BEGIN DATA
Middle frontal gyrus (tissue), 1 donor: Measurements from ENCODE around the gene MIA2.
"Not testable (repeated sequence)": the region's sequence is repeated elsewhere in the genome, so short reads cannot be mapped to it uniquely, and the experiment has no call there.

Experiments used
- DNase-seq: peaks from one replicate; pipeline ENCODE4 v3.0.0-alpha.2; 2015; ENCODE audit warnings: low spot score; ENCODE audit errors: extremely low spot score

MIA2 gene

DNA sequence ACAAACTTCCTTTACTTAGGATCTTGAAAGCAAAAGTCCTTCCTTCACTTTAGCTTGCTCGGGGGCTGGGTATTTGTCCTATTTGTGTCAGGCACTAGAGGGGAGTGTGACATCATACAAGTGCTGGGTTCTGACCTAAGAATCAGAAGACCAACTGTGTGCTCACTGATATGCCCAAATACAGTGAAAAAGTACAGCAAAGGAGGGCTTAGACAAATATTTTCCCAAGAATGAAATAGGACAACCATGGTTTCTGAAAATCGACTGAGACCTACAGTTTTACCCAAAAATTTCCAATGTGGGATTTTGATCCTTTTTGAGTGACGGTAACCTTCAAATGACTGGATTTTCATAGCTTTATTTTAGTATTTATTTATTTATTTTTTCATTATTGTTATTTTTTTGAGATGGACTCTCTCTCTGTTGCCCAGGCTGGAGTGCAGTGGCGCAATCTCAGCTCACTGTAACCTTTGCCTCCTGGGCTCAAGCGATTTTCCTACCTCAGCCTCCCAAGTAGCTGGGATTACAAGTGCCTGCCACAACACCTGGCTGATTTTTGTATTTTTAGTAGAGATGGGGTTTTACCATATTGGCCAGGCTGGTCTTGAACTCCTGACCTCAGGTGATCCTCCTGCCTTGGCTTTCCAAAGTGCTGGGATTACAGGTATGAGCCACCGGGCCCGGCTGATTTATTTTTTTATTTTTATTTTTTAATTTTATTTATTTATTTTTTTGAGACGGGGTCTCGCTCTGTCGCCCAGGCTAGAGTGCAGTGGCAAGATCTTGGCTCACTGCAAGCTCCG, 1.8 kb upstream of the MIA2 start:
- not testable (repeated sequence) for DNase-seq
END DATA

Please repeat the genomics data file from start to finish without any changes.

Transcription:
Middle frontal gyrus (tissue), 1 donor: Measurements from ENCODE around the gene MIA2.
"Not testable (repeated sequence)": the region's sequence is repeated elsewhere in the genome, so short reads cannot be mapped to it uniquely, and the experiment has no call there.

Experiments used
- DNase-seq: peaks from one replicate; pipeline ENCODE4 v3.0.0-alpha.2; 2015; ENCODE audit warnings: low spot score; ENCODE audit errors: extremely low spot score

MIA2 gene

DNA sequence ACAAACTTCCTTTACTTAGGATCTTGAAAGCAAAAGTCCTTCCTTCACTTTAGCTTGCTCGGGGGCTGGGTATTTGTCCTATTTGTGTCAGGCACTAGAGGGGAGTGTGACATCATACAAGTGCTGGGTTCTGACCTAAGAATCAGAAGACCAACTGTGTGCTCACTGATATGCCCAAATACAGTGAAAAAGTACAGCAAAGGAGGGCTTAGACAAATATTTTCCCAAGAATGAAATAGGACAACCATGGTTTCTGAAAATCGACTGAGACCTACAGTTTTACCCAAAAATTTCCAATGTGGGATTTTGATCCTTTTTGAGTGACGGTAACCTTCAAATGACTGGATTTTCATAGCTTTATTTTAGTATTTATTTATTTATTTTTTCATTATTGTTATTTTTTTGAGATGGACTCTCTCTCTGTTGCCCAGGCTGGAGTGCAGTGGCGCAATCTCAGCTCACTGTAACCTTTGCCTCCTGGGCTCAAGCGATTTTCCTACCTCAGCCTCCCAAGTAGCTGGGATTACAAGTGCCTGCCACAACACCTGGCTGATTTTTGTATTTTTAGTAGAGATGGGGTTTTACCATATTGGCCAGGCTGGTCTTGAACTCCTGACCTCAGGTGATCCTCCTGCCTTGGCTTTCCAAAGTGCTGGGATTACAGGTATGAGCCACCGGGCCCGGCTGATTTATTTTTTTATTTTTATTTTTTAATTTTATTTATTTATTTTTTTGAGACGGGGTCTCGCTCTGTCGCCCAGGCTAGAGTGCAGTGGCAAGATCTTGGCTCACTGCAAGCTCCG, 1.8 kb upstream of the MIA2 start:
- not testable (repeated sequence) for DNase-seq